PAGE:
Leading AI Companies Fail to Address Problems With Inaccurate Election Information

Leading AI Companies Fail to Address Problems With Inaccurate Election Information
Arthur Mensch, founder of Mistral AI, speaks at the ai-Pulse conference in Paris on Nov. 17, 2023. (Credit: Nathan Laine/Bloomberg via Getty Images)

Despite calls to address inaccuracies in the way AI models answer voter queries, leading AI companies including Google, Meta, and OpenAI have failed to improve the performance of their models.

In January, the AI Democracy Projects — a collaboration between Proof News and the Science, Technology, and Social Values Lab at the Institute for Advanced Study — assembled a group of roughly 40 local election officials from around the country, AI experts, and journalists to assess five leading AI models’ ability to accurately answer election-related questions. The experts found that more than half of the models’ 130 answers were inaccurate. 

In mid-March, Proof News ran the same questions through the same models and found that Anthropic’s Claude, Google’s Gemini, OpenAI’s GPT-4, Meta’s Llama 2, and Mistral’s Mixtral continued to return inaccurate answers at alarming rates. 

Francisco Aguilar, Nevada’s secretary of state, who was one of the expert testers for the January event, said the lack of progress was concerning. 

“Getting deeper and closer to an election, people are going to start thinking more and more about it, so the importance of accuracy is critical,” Aguilar said. “[AI companies] have the capacity, they have the resources to do what’s in the best interest of voters, and they’re failing to meet the expectations that we have to ensure that we have strong, healthy elections.”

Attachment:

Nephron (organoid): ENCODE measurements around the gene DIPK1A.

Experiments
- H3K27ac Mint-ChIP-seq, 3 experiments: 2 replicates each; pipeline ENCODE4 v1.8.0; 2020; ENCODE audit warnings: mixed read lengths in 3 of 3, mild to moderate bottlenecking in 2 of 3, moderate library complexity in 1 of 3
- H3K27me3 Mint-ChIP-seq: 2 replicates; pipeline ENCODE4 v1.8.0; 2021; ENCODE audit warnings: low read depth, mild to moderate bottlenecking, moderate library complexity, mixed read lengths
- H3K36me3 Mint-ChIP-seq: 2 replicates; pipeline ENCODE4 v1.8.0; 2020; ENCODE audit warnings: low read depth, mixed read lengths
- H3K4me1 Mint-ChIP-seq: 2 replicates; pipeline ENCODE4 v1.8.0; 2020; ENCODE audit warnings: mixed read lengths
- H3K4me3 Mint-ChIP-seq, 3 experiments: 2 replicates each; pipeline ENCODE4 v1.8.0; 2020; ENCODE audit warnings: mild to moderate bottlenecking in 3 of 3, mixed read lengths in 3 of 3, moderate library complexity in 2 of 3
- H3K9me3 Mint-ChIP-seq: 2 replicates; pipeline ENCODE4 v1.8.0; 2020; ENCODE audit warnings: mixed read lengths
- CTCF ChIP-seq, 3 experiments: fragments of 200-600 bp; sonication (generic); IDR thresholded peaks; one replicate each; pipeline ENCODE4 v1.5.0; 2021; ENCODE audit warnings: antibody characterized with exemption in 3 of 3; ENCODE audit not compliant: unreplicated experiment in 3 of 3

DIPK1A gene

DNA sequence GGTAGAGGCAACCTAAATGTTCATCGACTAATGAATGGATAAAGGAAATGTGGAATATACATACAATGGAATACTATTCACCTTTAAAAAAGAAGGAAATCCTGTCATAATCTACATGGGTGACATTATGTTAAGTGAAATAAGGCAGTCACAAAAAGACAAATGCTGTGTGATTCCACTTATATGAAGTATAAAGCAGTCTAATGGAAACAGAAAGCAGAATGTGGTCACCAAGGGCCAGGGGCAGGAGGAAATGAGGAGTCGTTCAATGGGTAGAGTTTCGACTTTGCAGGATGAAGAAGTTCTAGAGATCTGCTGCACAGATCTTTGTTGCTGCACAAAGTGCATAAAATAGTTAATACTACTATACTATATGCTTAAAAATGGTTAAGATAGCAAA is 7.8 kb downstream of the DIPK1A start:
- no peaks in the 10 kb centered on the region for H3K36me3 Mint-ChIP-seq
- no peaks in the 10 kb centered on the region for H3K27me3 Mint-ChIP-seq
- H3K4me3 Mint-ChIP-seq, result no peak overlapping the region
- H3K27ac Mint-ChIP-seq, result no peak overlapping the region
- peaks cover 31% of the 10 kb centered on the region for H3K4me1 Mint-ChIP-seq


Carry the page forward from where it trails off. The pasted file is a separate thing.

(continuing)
In January, teams of experts rated 51% of the models’ answers to questions about things like how and where to vote as inaccurate. (See our original report and methodology for specifics on the rating process and full results.) In mid-March, we re-ran those same questions through the same models and found their performance largely unchanged, with an overall inaccuracy rate of 52%. 

Even some of the most egregious errors remained in place. As it had in January, Llama 2 again created a fictional “Vote by Text” service and produced step-by-step instructions for casting a vote via SMS — a process that is not available anywhere in the United States.